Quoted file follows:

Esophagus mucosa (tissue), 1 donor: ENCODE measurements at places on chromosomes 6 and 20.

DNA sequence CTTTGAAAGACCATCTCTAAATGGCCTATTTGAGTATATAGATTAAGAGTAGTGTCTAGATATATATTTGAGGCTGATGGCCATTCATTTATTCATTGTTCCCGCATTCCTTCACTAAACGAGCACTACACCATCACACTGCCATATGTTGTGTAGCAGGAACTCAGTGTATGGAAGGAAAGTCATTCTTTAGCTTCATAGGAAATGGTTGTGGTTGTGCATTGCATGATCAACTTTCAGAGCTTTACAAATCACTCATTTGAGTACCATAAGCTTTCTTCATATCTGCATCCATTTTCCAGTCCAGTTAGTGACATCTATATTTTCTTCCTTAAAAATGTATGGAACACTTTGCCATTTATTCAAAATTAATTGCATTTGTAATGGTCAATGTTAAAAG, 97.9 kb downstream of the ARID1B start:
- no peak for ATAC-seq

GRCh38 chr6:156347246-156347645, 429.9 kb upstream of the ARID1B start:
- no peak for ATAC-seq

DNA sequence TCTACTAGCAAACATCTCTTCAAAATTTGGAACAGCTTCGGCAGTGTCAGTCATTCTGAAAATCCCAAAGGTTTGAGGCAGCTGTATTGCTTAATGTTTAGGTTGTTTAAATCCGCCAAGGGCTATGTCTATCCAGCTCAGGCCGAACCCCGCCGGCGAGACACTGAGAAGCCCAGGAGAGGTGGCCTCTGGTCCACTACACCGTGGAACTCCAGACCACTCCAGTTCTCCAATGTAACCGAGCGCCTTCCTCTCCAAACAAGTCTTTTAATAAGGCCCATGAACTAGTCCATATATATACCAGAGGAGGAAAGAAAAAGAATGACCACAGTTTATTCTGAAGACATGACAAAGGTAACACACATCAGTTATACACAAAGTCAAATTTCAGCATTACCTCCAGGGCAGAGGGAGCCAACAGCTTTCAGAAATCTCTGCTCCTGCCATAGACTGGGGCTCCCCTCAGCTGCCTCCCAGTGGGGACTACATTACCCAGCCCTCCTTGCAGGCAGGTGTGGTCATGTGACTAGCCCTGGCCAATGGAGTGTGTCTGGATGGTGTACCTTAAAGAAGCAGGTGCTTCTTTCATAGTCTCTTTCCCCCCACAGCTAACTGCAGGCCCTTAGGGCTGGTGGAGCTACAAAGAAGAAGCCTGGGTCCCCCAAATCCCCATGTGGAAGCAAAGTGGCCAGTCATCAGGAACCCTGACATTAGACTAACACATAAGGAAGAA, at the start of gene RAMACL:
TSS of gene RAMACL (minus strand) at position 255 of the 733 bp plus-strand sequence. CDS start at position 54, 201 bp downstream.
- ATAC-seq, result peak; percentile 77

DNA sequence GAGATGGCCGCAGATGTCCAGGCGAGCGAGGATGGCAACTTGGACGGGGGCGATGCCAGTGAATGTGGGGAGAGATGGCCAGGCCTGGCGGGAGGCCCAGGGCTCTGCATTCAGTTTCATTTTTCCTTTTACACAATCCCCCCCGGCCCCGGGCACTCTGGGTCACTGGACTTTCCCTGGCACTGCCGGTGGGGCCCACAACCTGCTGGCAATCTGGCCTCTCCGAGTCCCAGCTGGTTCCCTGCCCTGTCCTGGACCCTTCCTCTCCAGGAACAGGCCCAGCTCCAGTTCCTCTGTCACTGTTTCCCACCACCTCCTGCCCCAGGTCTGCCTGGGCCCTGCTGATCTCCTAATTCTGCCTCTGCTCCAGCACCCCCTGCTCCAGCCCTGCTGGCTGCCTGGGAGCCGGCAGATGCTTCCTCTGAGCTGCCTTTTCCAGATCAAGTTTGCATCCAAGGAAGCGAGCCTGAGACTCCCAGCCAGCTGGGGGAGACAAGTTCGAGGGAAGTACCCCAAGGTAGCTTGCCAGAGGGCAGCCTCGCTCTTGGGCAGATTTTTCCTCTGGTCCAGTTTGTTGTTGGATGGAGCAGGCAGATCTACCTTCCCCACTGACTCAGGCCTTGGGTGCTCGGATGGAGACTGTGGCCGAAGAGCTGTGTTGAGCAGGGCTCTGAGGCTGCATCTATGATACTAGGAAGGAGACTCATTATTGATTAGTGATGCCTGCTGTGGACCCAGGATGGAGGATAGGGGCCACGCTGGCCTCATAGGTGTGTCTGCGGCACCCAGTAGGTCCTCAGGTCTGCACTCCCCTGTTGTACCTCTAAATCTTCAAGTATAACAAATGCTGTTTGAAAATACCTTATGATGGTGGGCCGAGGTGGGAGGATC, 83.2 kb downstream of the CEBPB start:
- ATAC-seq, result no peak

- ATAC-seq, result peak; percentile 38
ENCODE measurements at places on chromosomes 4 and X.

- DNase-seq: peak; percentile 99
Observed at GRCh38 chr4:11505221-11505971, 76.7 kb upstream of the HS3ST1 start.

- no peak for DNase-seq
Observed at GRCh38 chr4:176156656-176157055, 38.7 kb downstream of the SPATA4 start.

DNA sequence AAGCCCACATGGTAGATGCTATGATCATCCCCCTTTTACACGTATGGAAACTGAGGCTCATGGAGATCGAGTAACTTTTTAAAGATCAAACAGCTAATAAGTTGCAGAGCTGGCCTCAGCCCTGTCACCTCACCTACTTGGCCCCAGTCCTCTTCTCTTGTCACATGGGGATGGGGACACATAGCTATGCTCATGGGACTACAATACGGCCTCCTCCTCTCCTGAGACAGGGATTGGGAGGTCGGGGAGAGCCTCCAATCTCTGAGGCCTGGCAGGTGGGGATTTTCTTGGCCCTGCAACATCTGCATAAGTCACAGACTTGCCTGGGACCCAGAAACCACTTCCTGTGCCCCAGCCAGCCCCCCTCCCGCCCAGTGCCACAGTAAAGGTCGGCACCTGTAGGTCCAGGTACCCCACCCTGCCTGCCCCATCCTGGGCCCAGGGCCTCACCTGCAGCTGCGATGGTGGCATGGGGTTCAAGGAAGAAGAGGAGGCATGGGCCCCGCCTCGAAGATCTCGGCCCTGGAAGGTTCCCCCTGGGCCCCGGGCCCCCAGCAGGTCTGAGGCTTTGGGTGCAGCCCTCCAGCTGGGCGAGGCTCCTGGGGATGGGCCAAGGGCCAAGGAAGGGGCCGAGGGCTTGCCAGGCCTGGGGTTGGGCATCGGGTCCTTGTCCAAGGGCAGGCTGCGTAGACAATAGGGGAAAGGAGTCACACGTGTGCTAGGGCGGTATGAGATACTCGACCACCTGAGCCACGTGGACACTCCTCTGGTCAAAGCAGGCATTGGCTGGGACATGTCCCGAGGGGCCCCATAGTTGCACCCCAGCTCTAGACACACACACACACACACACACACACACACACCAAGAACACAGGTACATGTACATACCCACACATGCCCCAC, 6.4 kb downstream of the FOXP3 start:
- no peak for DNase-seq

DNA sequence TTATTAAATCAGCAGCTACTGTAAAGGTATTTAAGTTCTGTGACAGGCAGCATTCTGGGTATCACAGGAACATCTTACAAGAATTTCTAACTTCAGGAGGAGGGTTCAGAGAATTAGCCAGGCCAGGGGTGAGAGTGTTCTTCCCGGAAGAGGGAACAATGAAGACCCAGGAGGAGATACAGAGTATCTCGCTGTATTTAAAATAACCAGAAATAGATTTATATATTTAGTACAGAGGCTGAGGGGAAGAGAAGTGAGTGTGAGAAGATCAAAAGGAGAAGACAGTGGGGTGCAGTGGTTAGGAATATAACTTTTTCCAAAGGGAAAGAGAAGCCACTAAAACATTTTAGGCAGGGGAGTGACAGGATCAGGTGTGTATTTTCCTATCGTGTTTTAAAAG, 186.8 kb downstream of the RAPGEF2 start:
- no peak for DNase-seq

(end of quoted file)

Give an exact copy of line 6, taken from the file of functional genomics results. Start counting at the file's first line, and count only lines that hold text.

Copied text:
DNA sequence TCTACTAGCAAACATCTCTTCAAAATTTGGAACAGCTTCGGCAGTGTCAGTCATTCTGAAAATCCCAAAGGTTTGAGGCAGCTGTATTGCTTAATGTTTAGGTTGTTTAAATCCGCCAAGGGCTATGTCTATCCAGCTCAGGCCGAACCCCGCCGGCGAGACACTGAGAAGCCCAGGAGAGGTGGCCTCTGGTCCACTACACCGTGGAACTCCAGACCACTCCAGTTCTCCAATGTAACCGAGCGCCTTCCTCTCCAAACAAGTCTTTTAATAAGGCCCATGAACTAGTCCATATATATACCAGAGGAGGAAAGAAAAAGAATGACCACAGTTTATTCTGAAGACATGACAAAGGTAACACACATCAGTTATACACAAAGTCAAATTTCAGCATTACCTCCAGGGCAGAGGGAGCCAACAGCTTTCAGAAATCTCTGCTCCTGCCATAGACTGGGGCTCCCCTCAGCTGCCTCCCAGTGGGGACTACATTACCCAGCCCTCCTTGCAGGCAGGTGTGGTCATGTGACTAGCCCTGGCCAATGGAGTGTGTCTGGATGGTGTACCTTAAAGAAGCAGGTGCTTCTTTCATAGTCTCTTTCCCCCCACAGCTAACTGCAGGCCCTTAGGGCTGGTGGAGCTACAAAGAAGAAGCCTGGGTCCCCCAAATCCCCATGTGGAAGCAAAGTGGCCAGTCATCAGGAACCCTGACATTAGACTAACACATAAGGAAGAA, at the start of gene RAMACL: